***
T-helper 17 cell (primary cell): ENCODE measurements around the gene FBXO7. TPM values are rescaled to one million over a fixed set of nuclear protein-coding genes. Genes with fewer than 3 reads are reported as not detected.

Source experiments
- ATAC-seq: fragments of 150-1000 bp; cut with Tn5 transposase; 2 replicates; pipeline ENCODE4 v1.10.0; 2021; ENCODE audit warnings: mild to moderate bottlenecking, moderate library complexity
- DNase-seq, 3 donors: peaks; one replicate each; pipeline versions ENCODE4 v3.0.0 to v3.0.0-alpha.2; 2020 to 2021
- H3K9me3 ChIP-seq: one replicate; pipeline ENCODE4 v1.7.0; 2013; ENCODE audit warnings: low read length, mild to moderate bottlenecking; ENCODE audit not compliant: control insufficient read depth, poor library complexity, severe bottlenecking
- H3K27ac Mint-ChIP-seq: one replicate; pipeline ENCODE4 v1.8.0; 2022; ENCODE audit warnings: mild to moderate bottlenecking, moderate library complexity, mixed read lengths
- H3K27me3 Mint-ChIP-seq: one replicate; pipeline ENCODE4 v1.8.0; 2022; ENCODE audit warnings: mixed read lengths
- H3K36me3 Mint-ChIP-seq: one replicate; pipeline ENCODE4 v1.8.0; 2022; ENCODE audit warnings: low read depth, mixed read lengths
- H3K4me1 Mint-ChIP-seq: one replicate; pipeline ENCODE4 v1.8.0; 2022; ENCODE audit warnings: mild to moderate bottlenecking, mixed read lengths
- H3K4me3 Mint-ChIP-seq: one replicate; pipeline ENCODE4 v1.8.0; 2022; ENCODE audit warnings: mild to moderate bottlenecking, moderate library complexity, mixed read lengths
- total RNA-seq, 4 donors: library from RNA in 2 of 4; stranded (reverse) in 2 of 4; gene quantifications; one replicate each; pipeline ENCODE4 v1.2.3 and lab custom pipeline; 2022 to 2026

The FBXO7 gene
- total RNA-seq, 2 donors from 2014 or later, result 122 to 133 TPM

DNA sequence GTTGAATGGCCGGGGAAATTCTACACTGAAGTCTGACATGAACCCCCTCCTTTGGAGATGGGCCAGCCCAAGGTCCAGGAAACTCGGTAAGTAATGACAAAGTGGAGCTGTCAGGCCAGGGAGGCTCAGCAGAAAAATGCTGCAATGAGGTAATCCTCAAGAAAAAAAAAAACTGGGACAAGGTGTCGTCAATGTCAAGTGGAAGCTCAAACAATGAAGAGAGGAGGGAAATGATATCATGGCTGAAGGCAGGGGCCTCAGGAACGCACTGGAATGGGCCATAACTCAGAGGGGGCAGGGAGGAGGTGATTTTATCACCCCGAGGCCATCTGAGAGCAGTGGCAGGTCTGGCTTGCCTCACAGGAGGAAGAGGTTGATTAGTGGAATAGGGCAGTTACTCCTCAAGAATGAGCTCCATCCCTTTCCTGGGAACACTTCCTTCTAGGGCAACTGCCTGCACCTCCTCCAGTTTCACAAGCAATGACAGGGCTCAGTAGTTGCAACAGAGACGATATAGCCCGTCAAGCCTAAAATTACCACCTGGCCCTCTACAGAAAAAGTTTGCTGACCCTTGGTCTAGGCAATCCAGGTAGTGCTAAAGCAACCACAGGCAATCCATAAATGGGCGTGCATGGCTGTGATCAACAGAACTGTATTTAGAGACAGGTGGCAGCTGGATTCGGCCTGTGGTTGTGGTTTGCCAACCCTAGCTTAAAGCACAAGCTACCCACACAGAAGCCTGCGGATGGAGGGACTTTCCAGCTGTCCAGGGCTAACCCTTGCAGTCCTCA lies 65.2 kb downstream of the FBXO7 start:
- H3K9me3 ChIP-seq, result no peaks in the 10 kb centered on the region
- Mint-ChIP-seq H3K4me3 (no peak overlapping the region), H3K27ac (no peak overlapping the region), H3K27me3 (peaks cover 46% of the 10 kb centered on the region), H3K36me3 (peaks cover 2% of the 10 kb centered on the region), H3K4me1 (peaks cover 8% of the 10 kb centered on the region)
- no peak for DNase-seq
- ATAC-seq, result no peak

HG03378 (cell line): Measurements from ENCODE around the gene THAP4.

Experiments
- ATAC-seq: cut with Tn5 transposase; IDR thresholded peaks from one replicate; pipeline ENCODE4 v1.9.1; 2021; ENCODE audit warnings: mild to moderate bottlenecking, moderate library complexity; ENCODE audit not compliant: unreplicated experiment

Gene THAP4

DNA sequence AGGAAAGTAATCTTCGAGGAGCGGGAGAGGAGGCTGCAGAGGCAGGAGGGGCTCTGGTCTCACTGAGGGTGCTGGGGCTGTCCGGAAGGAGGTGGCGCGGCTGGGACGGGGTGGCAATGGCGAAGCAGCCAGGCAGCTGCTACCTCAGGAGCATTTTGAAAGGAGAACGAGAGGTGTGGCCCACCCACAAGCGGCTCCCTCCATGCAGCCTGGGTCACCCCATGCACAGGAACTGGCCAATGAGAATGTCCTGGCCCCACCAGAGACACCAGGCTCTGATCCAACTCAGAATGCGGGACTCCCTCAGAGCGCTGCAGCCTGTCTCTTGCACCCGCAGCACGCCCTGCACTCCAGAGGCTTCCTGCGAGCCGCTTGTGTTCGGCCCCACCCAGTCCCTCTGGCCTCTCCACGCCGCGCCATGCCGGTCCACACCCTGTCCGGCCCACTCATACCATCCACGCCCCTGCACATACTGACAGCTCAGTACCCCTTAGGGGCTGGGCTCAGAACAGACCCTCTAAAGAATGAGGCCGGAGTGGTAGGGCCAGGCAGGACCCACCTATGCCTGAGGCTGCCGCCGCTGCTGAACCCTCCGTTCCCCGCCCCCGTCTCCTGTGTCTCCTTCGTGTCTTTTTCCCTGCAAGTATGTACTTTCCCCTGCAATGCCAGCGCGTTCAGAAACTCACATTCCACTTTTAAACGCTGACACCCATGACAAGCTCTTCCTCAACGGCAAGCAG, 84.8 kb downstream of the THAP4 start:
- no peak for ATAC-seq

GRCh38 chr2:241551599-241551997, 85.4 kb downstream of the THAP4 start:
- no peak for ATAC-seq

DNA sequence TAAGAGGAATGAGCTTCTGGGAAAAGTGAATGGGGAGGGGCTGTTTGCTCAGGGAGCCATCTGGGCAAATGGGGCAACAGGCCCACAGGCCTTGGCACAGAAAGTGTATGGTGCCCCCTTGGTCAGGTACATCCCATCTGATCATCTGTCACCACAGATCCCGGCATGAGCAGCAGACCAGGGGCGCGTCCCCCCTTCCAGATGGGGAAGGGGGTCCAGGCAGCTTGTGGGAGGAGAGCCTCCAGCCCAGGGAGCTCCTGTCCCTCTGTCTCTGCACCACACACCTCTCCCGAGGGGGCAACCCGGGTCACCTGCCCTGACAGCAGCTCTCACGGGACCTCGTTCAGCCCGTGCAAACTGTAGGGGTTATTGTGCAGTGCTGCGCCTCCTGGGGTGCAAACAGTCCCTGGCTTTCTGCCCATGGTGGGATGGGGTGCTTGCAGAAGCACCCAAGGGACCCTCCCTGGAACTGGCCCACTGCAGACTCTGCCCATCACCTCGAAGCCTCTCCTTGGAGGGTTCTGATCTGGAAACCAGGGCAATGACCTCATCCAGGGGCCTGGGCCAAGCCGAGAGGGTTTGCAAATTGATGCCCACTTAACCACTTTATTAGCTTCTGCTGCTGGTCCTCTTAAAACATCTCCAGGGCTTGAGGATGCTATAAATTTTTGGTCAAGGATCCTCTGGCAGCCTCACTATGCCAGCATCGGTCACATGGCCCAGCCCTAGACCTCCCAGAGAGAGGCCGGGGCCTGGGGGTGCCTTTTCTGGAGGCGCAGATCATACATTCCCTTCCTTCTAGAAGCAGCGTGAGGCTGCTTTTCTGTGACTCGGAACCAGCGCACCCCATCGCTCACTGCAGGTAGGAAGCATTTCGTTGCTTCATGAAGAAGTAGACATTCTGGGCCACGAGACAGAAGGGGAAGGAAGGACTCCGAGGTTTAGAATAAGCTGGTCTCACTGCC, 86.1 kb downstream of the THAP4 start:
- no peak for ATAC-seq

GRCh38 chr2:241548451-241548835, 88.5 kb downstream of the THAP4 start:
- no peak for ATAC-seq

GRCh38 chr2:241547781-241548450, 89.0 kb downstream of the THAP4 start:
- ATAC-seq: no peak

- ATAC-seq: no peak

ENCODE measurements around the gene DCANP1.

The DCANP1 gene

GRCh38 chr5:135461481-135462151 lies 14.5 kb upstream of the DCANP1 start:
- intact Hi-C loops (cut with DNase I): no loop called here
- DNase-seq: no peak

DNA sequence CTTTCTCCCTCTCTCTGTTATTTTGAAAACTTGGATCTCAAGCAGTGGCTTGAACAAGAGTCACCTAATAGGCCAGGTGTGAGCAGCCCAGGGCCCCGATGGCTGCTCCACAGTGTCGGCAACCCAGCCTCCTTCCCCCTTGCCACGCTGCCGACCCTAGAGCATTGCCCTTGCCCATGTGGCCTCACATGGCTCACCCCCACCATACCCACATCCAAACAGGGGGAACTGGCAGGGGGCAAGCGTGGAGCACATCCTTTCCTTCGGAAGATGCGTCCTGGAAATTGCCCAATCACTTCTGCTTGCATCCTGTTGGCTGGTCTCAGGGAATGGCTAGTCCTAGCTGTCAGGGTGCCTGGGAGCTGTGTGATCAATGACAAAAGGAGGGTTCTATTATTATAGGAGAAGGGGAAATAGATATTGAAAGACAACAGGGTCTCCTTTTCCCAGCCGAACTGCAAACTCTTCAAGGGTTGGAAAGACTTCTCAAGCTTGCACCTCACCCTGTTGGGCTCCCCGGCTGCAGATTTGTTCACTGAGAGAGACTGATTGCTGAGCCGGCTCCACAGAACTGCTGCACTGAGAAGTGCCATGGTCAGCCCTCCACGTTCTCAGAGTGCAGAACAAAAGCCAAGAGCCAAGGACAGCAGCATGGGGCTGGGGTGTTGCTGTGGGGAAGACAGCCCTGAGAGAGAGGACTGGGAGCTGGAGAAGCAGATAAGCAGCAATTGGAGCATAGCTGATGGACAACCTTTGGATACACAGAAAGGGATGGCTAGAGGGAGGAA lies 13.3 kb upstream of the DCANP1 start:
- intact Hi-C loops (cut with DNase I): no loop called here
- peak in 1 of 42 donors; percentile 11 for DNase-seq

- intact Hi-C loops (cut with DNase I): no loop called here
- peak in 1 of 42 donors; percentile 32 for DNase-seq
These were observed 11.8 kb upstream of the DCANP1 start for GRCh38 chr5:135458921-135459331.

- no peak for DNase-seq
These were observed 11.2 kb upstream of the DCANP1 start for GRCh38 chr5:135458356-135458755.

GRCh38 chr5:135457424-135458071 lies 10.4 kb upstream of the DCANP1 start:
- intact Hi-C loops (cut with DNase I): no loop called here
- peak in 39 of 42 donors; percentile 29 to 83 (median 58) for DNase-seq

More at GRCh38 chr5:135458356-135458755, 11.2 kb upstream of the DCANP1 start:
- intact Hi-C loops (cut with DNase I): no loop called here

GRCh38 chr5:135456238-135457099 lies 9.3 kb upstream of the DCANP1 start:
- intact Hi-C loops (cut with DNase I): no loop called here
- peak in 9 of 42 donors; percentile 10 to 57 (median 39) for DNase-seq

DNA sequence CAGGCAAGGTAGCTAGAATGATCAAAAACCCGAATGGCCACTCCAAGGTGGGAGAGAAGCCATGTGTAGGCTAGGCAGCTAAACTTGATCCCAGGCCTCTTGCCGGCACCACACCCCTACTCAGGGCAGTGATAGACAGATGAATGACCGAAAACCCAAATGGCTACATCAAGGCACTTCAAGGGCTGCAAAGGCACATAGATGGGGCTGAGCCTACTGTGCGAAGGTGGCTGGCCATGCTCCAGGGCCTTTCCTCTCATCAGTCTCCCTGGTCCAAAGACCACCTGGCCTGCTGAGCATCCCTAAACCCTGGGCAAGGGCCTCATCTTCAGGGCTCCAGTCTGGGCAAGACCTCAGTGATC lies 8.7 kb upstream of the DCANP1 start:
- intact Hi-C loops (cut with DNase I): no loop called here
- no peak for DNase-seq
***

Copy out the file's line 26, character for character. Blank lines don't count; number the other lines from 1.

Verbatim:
- no peak for ATAC-seq